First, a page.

Sunday 25 Feb
So many islands and palm trees!
The capital of Malawi doesn't really exist. It's just a small collection of buildings surrounded by some dirt roads and some market stalls. I caught a minibus from there to a nearby town, along with 30 other people and 250 chickens -- no joke. Then I caught a bike to a small harbour: in this part of the world, it's quite normal to catch a lift on a bicycle rather than in a taxi.
I spent an amazing day and a half on a large ferry that chugged its way up Lake Malawi. Every time it stopped, I and the other four white people on board jumped from the top into the water below. It was a 12-metre fall and lots of fun until we noticed some floating shit that had come from the boat. We later found out that there are crocodiles in the water. It was nice of people to warn us!
We disembarked on a small island in Mozambican territorial waters. It was dark and we had no idea where we were. A small boat took us away from the few lights on the island to a small embankment on the opposite side. There a man with a torch and no English took us on a 20-minute walk through the bush and across the rocks to a small beach where we were to spend the next few nights.
We went snorkelling and did all of the usual things one does on an island, but the most exciting part was visiting the local witch doctor. The guy is a complete nut case. We heard him before we saw him. He was making strange loud noices. Then our he came into a nearby courtyard. Everyone in eyeshot of him crouched to the ground, as if the guy were a god. He then proceeded to climb a small mound of sand and stand on his head. A woman then spread flour around the mound, which the chickens in the vacinity promptly ate.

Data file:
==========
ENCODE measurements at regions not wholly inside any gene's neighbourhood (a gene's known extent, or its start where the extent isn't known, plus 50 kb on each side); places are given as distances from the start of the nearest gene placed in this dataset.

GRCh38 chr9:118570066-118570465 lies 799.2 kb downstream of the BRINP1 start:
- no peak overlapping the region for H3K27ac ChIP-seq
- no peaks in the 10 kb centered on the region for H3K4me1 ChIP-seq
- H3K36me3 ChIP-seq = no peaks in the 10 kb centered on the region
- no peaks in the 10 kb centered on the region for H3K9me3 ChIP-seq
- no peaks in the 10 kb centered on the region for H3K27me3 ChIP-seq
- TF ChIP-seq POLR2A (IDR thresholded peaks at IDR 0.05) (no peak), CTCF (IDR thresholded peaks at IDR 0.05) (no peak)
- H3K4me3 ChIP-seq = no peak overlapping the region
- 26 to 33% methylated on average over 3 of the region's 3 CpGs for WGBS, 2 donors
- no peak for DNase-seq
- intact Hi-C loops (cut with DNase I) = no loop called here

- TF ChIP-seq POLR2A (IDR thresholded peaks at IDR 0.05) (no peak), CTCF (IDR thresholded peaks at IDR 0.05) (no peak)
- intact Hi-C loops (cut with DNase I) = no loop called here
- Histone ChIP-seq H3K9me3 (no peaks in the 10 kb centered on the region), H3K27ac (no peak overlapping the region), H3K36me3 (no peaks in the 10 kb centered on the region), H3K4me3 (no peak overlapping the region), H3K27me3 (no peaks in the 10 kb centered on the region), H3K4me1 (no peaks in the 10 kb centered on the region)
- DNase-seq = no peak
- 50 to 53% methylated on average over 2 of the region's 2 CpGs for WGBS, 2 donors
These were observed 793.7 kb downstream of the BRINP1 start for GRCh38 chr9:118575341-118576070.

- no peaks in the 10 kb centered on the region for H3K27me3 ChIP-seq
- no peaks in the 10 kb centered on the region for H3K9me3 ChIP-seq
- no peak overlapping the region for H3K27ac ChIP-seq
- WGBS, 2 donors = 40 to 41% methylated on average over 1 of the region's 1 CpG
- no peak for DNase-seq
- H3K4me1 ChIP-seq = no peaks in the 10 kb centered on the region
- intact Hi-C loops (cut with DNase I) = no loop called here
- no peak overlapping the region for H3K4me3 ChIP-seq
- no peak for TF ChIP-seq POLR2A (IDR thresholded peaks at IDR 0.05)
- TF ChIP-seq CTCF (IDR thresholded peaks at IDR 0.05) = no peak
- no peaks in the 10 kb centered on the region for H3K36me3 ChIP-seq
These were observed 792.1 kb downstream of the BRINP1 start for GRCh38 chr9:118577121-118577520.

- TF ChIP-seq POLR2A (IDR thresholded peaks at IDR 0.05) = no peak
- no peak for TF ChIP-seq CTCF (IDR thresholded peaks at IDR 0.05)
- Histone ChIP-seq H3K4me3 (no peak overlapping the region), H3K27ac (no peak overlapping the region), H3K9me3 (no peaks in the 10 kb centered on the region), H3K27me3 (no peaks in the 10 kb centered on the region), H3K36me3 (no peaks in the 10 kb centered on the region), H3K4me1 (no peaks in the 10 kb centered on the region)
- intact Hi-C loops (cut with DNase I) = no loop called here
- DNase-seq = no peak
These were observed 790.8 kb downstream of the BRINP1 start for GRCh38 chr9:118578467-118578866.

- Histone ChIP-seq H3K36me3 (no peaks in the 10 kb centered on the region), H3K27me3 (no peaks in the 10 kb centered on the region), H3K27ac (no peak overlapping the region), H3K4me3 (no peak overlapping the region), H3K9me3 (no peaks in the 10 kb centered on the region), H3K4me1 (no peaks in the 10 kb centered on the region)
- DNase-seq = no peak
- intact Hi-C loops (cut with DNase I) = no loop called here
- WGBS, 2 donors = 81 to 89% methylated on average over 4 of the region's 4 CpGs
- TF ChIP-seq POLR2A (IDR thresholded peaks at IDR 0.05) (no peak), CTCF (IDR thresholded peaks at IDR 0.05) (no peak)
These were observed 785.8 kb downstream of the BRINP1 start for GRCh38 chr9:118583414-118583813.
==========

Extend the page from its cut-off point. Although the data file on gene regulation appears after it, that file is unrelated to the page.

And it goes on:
He was incredibly intimidating to begin with. He carried a machete and a whip. He did strange things with his eyes. I was afraid of making eye contact with him. Then he broke a smile and insisted that we take photos of him. He was a complete show-off and a complete joke.
Some local men the next day rowed us four kilometres to an even smaller island, where there wasn't much food but there was plenty of alcohol. So alcohol for us became a food substitute.
I'm now in Zanzibar -- part of Tanzania, although the folk in Zanzibar won't acknowledge that (we even got our passports stamped when we arrived). There are many more tourists here than on the Malawian islands, but that's good because we're not pestered as much by local kids thinking that we're here to save them from their woes.
There will be some more photos soon!